When I got to Morocco, it was breathtaking. Our hotel was right in the middle of the Medina (the marketplace area) in Marrakech, and I felt like I was in Aladdin walking around. There were snakes in baskets with men playing music to them, trained monkeys running around, and dirt, dust, and sand everywhere. I absolutely loved it. The Medina was a literal maze of shops and stands, with the directional signs completely false, so it’s impossible not to get lost in there unless you’re doing a Hansel and Gretal with breadcrumbs. The whole place was so busy, with all these people trying to get me to buy clothing, Argan oil, wooden chess boards, sandals, jewelry, and more. They would go as far as to follow me down several streets! One man quoted me at the equivalent of $250 for a wooden chessboard. I definitely was not interested then and kept walking, where he followed me and kept lowering the price until it finally became $20. (The trick, for anyone reading, is to act thoroughly disinterested.) The traffic was completely awful, and therefore my favorite part of Morocco. People were absolutely crazy driving and biking, with complete disregard for any lights or signs (not that there were much to begin with…) We just had to stare ahead and walk, because no one was going to hit us (they have brakes, we don’t) but just looking around at traffic when you are trying to walk through it was enough to give us a heart attack. We also went sight seeing around, visiting the Majorelle Garden as well as seeing the mosques from the outside.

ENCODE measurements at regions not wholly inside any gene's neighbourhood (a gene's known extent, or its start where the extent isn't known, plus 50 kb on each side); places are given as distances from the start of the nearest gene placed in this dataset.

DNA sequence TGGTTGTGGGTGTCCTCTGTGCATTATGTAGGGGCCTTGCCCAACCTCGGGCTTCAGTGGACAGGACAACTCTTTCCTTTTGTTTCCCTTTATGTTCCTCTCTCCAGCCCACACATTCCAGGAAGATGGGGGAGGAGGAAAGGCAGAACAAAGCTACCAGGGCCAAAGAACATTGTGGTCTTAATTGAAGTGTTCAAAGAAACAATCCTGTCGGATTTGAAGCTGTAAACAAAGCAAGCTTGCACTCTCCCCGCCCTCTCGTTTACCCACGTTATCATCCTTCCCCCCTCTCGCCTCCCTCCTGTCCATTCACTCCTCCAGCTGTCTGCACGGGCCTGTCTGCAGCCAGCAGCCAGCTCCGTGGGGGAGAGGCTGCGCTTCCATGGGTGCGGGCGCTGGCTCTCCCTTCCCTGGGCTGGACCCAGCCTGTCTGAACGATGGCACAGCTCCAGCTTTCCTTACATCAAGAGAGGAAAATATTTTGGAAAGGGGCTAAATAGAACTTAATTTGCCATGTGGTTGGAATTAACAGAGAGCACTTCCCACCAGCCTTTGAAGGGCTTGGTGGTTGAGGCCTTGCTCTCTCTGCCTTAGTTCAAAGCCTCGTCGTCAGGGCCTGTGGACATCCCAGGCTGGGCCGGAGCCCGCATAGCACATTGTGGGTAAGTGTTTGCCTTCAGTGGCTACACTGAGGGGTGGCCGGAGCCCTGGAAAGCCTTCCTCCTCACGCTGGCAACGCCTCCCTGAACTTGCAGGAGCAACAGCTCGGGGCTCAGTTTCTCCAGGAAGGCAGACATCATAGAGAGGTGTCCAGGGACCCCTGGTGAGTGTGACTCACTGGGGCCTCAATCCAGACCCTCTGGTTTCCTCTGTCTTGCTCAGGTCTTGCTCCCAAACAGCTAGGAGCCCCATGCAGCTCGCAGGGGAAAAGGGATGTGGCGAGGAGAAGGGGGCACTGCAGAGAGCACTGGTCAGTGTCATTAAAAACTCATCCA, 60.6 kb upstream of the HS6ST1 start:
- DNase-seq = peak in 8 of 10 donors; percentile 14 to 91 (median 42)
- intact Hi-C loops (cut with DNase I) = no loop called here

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Photos by Jeremy Pushkin

After two days in Marrakech, we took the train to Rabat, a city along the coast of Morocco. This was quite different from Marrakech in that it was a much more modern city. We spent a day wandering around the Kasbah of the Udayas, which is their walled fortress. It was gorgeous, overlooking the beach, which we then spent some time on. Fun fact though, as modern as Rabat is, it is still Africa. This was blatantly clear when we were laying on the beach and looked over to see a dead goat just hanging out right there. Fifteen feet away. And everyone was walking around it like it was no big deal. Africa, man.

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Overall, my trip to Morocco was amazing. It was so nice being away from European culture and experiencing another culture entirely. It also made me reconsider a lot of things about my view on how this particular area of the world treats women. I definitely appreciate being American a bit more now, with the freedom to walk around by myself a female and not feel worried. While I was in Morocco, I got stares everywhere I went, even if my friend and I pretended we were together. It made me feel a bit disrespected.  However, at the same time, I now understand the whole headdress situation a bit better. Many women don’t wear it because they have to, but because it makes them feel safer and protected to.

Anyway, I highly, highly recommend going to Morocco-specifically Marrakech-to anyone and everyone! European culture is rich with history, yes, but you have to admit that in general, the cities are somewhat similar. Marrakech was unlike any place I’ve ever been to and I am definitely planning on visiting again soon!